#MTVVMAs2014 Recap: @Beyonce steals the show. Again.
While last year’s VMA ceremony was quite controversial and exciting, this year’s lacked much of the pizazz and outrageousness that defines the VMAs. Not to say it was a total reserved and conservative night, but much of the award ceremony was forgettable, save for a few moments. Here’s a list of ALL WINNERS from the night.
It started off with a BANG (BANG). Ariana Grande, Jessie J and Nicki Minaj kicked things off by performing their current hits “Break Free,” “Anaconda” and “Bang Bang,” respectively – talk about setting the mood. While the performances were essentially recapitulations of the music videos, I enjoyed seeing Ariana frolic around and Nicki actually do the moves she pulled off so flawlessly in her homage to Becky and big booties. Great way to kick off the VMAs – not the best performance I saw tonight, but definitely one to start the night off right, with just the right amount of awkwardness one would feel when watching with my parents (side note: totally was).
Also – props to Nicki for still performing while her dress was coming off. She stayed true to her duties and just clutched herself and covered what needed to be covered while maintaining a calm and composed demeanor.
Nicki grasped both sides of what I’m guess was a rip through the front of her dress while performing. Like a boss.
Soon after this, Katy Perry won Best Female Video for “Dark Horse.” Firstly, I was not the biggest fan of the video. The song I loved, but the video, it felt too contrived and beneath the quality I have come to expect from Katy – see anything she released from the Teenage Dream era. Also, I thought the video would be disqualified from this category based on it being a collaboration… But alas, it was not.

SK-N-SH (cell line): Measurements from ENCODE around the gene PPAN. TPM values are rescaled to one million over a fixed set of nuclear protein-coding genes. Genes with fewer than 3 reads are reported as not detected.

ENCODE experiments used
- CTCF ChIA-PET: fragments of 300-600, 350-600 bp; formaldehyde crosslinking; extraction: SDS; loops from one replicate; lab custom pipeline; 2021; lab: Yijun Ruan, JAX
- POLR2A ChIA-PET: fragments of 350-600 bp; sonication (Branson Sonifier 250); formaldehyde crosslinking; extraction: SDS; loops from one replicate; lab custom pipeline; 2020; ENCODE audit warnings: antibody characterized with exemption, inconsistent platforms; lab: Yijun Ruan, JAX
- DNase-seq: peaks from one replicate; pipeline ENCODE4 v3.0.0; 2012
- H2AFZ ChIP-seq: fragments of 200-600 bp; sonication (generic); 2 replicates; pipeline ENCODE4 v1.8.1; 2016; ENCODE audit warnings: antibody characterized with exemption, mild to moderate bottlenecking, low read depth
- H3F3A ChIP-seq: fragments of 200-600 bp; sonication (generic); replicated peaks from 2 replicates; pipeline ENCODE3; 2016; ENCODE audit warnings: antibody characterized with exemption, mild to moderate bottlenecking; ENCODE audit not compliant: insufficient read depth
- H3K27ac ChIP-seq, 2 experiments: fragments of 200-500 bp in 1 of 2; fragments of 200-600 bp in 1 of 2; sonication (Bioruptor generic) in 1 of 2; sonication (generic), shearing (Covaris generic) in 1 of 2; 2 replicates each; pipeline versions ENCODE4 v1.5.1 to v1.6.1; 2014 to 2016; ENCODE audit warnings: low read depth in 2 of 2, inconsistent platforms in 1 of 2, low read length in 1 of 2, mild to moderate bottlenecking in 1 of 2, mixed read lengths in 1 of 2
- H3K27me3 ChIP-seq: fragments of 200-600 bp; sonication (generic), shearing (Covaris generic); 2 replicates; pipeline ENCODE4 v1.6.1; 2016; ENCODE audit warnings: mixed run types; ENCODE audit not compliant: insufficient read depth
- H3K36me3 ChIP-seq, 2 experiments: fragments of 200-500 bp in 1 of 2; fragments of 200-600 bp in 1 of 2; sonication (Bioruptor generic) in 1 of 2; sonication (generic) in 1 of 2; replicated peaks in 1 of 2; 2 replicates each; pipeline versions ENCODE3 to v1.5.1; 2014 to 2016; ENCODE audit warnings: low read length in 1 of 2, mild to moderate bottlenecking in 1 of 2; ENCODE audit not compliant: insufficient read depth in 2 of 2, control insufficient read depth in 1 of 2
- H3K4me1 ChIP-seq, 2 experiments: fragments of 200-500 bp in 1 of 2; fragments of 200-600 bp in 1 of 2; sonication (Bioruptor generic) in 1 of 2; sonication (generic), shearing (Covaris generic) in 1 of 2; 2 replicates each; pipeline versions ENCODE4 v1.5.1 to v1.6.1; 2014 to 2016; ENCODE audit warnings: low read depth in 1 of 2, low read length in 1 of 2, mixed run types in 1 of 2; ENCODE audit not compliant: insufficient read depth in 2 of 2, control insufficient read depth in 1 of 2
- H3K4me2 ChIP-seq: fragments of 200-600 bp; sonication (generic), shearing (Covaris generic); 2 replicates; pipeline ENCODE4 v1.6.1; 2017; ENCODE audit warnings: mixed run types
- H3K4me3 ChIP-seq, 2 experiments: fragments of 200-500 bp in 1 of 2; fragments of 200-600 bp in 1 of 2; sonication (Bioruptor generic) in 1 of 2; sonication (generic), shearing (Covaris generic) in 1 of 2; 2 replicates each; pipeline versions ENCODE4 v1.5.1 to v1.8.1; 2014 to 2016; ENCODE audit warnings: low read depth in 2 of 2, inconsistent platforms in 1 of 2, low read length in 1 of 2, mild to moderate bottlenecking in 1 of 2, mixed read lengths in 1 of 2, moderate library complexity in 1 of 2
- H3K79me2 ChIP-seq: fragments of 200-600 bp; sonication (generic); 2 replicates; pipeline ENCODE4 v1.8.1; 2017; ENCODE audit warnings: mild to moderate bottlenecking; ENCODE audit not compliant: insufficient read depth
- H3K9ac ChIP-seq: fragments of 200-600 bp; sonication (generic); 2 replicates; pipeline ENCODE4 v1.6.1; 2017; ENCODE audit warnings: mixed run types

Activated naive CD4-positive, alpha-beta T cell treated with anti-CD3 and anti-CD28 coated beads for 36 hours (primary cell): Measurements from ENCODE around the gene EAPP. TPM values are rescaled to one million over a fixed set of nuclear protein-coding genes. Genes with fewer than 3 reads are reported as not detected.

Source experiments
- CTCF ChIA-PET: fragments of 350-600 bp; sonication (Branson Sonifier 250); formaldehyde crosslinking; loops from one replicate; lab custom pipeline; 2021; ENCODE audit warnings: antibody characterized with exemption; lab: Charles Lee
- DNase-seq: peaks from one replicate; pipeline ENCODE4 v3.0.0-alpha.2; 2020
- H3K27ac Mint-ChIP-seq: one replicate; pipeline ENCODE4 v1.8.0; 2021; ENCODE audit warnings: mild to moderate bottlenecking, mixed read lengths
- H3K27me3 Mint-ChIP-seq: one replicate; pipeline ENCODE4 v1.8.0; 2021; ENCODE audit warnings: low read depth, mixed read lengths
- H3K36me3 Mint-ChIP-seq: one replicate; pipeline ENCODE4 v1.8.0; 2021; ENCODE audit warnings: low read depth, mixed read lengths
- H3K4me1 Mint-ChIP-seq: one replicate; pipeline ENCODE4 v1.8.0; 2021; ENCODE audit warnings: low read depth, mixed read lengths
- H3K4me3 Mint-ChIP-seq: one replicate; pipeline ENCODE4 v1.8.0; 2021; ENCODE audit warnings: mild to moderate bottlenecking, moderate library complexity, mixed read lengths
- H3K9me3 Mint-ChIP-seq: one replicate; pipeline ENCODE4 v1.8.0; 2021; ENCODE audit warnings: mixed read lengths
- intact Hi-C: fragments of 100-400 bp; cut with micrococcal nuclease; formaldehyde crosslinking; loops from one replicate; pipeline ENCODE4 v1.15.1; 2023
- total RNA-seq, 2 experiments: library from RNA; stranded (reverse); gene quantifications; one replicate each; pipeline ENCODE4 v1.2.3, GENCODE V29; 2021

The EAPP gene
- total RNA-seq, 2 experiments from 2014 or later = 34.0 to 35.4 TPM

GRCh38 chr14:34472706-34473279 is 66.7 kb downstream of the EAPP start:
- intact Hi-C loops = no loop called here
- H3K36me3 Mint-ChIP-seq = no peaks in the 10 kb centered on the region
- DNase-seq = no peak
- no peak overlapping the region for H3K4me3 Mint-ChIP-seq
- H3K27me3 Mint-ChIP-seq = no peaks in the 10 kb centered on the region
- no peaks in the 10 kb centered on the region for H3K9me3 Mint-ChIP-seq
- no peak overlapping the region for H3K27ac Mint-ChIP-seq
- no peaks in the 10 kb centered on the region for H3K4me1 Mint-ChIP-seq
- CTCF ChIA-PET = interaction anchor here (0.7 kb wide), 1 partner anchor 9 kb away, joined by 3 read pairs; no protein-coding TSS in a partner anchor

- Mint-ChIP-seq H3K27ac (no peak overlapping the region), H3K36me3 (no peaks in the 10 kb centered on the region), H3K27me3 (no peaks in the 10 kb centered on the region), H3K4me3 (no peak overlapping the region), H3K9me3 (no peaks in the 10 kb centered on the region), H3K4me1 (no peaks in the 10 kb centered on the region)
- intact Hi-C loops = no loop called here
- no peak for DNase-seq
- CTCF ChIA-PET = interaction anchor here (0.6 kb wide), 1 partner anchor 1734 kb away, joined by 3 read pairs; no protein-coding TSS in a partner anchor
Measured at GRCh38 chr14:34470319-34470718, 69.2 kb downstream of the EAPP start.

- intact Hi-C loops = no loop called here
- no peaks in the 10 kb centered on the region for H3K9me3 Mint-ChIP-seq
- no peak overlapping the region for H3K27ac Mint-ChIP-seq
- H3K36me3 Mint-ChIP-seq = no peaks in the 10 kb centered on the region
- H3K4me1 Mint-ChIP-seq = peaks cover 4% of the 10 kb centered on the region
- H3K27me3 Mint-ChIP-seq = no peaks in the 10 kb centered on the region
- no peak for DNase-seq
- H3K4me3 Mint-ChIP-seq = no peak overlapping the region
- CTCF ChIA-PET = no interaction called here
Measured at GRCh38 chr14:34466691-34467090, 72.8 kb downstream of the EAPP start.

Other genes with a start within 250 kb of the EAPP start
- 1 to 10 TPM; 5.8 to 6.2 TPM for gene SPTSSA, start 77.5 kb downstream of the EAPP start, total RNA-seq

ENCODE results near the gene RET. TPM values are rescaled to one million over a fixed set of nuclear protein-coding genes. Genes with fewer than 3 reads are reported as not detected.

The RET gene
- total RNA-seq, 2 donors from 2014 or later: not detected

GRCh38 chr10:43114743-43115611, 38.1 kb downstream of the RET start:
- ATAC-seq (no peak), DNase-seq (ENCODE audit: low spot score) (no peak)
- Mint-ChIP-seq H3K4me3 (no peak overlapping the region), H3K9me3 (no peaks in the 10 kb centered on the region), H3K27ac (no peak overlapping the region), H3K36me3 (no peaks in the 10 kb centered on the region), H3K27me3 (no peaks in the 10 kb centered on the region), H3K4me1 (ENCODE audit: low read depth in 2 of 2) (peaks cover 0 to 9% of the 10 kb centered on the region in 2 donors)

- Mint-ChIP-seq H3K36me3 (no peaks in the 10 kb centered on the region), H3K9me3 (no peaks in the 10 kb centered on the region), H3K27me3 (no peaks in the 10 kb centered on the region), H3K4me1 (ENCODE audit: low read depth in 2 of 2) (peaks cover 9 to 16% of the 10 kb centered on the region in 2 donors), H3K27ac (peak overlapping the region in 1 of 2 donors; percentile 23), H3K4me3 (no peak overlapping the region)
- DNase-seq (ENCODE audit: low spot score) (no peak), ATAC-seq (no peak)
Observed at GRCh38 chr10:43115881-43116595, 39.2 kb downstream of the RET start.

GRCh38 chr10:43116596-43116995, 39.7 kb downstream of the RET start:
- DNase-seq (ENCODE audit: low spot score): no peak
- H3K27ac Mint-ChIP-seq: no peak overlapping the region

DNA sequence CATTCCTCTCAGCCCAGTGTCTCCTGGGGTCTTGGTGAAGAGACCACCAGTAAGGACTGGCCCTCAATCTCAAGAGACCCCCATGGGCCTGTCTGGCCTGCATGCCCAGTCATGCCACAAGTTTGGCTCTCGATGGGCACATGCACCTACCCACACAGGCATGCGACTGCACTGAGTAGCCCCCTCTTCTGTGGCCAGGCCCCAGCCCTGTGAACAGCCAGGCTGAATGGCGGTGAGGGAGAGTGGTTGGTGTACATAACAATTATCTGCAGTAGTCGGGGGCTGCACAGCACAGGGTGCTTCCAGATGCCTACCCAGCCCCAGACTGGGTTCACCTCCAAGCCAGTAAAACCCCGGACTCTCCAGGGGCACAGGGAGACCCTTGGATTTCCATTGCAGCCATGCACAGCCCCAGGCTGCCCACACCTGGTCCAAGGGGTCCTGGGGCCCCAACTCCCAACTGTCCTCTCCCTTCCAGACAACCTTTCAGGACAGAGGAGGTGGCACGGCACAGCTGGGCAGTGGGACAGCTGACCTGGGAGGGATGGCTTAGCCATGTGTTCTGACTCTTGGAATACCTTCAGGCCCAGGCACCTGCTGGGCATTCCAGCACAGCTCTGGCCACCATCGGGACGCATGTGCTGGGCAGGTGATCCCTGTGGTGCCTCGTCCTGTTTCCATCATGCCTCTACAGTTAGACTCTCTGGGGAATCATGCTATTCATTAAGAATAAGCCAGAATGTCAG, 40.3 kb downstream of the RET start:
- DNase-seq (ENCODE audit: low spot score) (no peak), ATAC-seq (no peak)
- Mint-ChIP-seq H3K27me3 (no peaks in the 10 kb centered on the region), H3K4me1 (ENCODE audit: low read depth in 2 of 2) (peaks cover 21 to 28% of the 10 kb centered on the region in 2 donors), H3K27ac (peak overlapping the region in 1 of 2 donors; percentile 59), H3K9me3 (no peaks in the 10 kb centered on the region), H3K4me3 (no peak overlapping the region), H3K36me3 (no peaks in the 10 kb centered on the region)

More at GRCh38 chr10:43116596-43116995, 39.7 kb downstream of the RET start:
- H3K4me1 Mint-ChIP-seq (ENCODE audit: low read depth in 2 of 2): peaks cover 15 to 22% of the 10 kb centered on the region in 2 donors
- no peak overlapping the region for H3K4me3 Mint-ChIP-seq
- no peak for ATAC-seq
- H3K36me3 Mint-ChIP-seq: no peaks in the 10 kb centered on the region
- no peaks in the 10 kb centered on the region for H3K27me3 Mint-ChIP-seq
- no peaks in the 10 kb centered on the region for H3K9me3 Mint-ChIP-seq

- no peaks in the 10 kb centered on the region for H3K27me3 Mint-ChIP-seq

Once Perry won the first award, it was time for another performance. I mean, that’s the formula, right? One award, one performance – keep the audiences at home entertained. Enter TSwift. Her performance: not as awkward as I was hoping :(, though I loved the whole “I’m not going to jump” bit. Overall, “Shake It Off” came off as tasteful and cute. Very TSwift. Not very outrageous VMAs, but definitely TSwift-worthy. I just wish TSwift channeled all of that gyrating and awkward energy from the video onto the stage… Missed opportunities, I guess.
From here, TSwift’s BFF Ed Sheeran won Best Male Video for “SING.” Thank The Lord! I called this one earlier tonight. The video itself was hilarious and definitely embodied the feelings associated with the song. And it had muppets behaving badly. I love all the talking puppets who do outrageous things, especially muppets. Yes, I am still a seven year old boy who loves muppets and animated films. Don’t judge.
Ed Sheeran’s muppet man from “SING”
And then came Jim Carrey and Jeff Daniels, and they were so out of their element. Carrey was able to pull off his jokes, but Jeff – his came off as old-timey and dated. I feel like this was not the best audience for him. Carrey did a great job of playing off his fall, though. Their whole purpose for being on stage was to announce the winner of Best Pop Video, which surprisingly went to Ariana Grande (and Iggy Azalea) for “Problem.” While I love that song and the video seemed like a cross between retro/’70s-platform-boot-hippie-fashion and early Britney Spears, I still thought Iggy’s Clueless-inspired “Fancy” with Charli XCX would take home the award. After all, the video portrayed a cult classic so well and propelled the song to stay at No. 1 for seven weeks. Seven weeks. That’s a long long time. Oh well… Ariana’s acceptance speech was funny, short and cute, so there’s that.
Ariana and Iggy going retro in “Problem”
GREAT PERFORMANCE ALERT
Wow, Sam Smith. You really brought down the house with “Stay With Me.” With just a piano and vocals, you commanded the attention of everyone around you – even my father turned to me and said, “Now that’s a good performance.” So, I mean, you have the approval of a 76-year-old Indian man, if that helps. And to think the song was inspired by a grindr hookup gone bad… I will say that this performance turned me into a fan. I legitimately went from loathing the song every time I hear it to now actually humming along.
Starting off a little rocky (he sounded a bit like a banshee in the beginning), Usher definitely brought it. Pulling off the Roaring ’20s jazz band look, Usher moved his feet back into public prominence with his decent rendition of “She Came To Give It To You.” Overall, it felt like he was trying to pull a Bruno Mars – not the worst thing, but when you are the R&B powerhouse known as Usher, it does not come off as authentic.